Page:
Blockchain technology, best known for powering Bitcoin and other cryptocurrencies, has the potential to be a game-changer for supply-chain finance.
What is blockchain?
Blockchain is an unalterable digital ledger that allows multiple parties to transfer and store information securely and reliably. It’s thought that it could replace complex paper financial systems because it’s effectively a new way of storing and exchanging ‘value’.
Blockchain provides an accountability that traditional databases do not. It allows secure transactions without the use of a central authority, i.e. a bank. It is speculated that this is a ‘no risk’ method of transferring payment because there is no room for human error. This immutability, coupled with its immediacy and transparency, means that blockchain is heralding the new era of the truly digital financial marketplace.
How could it affect the supply chain?
It’s common for a letter of credit to be used to guarantee a purchase in a trade agreement between a buyer and a seller. This is cumbersome, has the potential for error, and means a financial intermediary must then go on to process the transaction. The process is convoluted, with individual companies all keeping their own separate ledgers. Blockchain is a way of centralizing this ledger, creating a near-automated, potentially infallible system.
Payments made via this digital system can be monitored by both parties, meaning that suppliers are no longer at a disadvantaged positon in the buying process while they wait for processing. Blockchain speeds up the process, giving the two companies more control, and in the long-term would ultimately create more robust supply chains – all for a portion of the cost organizations currently pay for their traditional invoicing systems. According to Santander, by 2022 this technology might cut costs by as much as $20 billion per year.
When e-invoicing becomes more commonplace, buyers will simply tell sellers that they need to switch to digital invoices – the growth of this infrastructure will be exponential as more organizations adopt this process.
How is this reflected in the industry?
It’s speculated that blockchain will take over real-world transactions in the not too distant future – it’s been forecast that it could happen as early as this year, with widespread use predicted for 2020.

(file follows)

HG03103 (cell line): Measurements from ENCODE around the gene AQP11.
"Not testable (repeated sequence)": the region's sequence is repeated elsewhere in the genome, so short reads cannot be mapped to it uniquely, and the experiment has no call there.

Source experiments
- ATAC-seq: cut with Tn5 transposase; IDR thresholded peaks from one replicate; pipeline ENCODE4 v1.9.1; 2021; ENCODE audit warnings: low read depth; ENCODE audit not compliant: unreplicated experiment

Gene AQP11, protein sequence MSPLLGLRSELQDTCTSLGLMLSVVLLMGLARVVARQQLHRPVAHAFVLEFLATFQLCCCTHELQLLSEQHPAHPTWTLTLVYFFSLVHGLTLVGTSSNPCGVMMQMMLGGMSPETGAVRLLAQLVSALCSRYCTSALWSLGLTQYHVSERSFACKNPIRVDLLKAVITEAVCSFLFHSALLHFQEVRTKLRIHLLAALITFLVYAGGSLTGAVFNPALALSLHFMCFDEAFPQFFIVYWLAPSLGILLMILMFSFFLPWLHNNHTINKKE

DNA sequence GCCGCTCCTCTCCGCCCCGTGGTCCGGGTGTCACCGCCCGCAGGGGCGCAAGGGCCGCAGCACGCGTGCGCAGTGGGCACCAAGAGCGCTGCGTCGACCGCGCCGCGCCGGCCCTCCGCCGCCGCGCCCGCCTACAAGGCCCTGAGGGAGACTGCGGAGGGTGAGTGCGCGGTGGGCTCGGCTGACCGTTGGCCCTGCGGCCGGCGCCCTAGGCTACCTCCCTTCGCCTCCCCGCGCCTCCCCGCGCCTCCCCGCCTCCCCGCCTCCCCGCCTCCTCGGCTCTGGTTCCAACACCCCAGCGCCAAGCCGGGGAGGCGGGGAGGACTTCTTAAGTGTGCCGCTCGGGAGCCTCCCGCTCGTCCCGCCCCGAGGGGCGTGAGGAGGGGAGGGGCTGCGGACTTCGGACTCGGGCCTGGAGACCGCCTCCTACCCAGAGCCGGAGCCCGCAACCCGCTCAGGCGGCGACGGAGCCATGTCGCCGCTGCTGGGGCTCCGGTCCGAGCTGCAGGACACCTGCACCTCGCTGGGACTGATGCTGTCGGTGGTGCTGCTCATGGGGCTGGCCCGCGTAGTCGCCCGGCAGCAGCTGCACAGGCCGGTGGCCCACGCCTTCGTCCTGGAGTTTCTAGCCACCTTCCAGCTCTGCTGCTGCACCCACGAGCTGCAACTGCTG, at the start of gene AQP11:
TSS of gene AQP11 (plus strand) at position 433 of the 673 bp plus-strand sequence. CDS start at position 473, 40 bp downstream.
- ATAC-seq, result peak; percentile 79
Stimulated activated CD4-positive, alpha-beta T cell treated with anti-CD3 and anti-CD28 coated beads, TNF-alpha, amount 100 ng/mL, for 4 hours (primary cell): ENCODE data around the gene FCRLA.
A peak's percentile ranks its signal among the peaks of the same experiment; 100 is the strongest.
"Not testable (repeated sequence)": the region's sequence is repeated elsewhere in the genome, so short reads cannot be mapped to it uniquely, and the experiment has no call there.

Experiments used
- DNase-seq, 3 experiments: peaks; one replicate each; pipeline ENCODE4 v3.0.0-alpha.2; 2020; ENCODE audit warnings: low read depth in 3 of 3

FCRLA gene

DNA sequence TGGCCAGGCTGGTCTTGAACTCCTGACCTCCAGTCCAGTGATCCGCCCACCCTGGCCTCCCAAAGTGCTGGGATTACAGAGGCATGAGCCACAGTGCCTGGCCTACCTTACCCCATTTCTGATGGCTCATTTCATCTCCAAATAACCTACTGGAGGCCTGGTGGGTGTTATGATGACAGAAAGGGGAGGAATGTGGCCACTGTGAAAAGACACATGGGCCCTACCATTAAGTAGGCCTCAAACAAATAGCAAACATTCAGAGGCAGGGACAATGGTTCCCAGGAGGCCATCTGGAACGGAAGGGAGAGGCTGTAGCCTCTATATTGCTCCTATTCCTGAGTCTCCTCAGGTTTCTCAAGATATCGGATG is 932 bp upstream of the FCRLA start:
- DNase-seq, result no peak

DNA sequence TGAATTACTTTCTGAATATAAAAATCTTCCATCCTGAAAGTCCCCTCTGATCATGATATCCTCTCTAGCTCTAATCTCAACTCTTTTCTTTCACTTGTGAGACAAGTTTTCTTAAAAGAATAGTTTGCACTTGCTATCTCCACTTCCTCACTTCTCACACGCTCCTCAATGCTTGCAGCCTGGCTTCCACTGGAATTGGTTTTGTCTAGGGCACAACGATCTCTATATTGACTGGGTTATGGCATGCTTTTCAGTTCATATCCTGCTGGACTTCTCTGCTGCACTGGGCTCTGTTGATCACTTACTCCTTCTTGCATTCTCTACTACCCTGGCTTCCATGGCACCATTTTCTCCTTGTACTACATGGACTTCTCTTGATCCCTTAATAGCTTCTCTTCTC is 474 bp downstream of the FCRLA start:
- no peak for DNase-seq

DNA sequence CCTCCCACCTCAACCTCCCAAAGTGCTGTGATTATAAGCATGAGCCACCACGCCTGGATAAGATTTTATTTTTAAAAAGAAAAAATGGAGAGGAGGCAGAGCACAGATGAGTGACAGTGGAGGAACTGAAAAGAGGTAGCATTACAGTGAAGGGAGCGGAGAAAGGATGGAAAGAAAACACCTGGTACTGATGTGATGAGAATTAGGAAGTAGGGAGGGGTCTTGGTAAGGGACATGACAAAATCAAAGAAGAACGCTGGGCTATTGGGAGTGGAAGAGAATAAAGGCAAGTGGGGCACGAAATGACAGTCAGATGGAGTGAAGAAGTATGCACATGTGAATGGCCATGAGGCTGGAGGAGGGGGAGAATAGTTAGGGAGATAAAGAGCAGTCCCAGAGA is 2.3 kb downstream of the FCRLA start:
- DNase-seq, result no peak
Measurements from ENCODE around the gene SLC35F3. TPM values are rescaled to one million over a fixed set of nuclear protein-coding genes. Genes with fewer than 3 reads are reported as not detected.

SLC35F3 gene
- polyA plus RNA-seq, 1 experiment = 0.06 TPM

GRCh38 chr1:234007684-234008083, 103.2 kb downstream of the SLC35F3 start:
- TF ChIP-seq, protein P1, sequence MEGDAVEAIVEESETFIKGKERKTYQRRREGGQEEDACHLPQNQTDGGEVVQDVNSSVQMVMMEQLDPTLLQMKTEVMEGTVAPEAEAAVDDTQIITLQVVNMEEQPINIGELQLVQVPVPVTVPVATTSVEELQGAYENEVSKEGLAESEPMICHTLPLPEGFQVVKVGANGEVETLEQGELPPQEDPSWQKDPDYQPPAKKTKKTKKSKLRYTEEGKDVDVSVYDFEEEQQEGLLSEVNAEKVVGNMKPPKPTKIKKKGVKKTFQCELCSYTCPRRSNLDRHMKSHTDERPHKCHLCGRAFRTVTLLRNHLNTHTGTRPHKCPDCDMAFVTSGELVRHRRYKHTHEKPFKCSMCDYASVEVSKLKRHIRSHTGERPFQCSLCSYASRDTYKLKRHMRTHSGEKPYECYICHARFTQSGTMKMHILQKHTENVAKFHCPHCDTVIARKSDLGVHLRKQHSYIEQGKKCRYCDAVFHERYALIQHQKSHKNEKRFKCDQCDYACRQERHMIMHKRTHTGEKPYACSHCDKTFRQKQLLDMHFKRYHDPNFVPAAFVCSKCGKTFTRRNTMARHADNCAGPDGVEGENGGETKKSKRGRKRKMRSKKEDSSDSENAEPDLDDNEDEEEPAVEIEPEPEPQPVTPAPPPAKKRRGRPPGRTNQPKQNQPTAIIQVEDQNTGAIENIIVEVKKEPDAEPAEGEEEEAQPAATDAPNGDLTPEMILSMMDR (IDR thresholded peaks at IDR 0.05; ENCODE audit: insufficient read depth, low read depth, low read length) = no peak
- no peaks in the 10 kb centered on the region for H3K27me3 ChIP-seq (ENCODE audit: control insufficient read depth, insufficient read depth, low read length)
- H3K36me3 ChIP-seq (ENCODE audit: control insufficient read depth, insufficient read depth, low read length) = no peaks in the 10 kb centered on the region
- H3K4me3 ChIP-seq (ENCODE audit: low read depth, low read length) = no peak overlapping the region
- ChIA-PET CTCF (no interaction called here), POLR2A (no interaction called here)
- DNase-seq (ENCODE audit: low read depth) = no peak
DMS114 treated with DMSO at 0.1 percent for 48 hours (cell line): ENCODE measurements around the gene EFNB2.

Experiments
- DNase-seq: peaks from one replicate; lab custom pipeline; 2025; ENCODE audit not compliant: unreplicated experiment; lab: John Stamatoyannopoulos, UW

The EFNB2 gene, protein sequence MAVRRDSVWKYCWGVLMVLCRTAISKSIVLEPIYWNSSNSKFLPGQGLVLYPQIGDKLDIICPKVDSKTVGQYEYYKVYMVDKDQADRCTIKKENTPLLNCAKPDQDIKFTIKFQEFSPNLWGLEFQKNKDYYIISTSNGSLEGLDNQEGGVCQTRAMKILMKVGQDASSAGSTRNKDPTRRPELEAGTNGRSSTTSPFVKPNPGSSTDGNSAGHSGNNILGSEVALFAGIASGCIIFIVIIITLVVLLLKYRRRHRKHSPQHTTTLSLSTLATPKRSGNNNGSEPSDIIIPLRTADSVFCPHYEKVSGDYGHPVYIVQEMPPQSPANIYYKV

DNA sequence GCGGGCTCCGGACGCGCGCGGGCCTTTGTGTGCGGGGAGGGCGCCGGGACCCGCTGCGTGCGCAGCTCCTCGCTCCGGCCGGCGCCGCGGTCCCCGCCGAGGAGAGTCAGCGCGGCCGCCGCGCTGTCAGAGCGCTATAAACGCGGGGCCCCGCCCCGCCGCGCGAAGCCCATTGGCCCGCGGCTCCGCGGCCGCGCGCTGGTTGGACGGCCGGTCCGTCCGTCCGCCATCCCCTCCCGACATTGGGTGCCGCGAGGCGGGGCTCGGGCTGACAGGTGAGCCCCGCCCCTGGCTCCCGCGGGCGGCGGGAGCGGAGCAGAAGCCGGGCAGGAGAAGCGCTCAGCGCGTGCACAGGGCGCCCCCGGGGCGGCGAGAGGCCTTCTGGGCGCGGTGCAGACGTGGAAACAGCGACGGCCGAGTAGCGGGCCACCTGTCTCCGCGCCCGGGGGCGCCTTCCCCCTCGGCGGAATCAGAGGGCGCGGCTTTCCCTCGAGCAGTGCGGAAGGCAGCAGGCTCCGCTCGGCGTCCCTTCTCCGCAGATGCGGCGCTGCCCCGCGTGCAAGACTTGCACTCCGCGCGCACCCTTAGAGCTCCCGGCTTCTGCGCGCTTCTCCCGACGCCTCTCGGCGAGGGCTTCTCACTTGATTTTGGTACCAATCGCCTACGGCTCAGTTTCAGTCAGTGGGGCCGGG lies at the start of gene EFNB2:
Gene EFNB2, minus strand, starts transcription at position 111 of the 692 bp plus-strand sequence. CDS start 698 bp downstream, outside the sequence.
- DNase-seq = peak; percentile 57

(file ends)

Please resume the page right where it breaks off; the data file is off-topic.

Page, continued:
The World Economic Forum estimates that 80% of banks are currently developing blockchain projects. This investment is starting to become visible in the finance industry: the world’s largest multicurrency cash-settlement system, CLS, is integrating blockchain with the foreign-exchange market, for example, and China’s UnionPay has started to use blockchain for loyalty programs across multiple banks.
But the beauty of this technology is that banks aren’t the only businesses that can utilize it – buyer-seller relationships permeate every industry – and it has particularly great potential for SMEs as it could revolutionize their (currently clunky and expensive) internal financial processes.
Industry giants such as IBM and India’s Mahindra Group are working on new blockchain solutions. Start-ups are also popping up to help bridge the gap to this new technology, such as blockchain-based financial operating network Fluent, which aims to streamline supply chain finance and is supported by $2.5 million in funding.
What are the wider effects of this transition?
Currently, it’s thought that blockchain is a ‘no risk’ situation – but in an industry as heavily regulated as finance, what does this mean for compliance? Will regulations evolve as the tech evolves, or will we see legislation grow more opaque only as the technology starts to become more pervasive?
And how will this digital technology affect the physical office? It’s likely that the introduction of blockchain will have a significant effect on the recruitment side of things. As well as streamlining the process by transferring a paper invoicing process into the digital realm, e-invoicing would also decrease the need for admin. From a staffing perspective, this would mean a more compact yet technically-minded team.
Here at Selby Jennings, we know how important it is to understand changes to the market and how they might affect your business. For a consultation on your current recruitment needs and how they might evolve in the future, get in touch today.
Selby Jennings is a leading specialist recruitment agency for banking and financial services. For more than 15 years, we have given clients and candidates peace of mind that the recruitment process is in expert hands. Our continual investment in best-in-class technologies and consultant training enables us to recruit with speed, precision and accuracy. Today, Selby Jennings provides contingency and retained search recruitment across 11 offices in 6 countries. Contact us to find out how Selby Jennings can help you.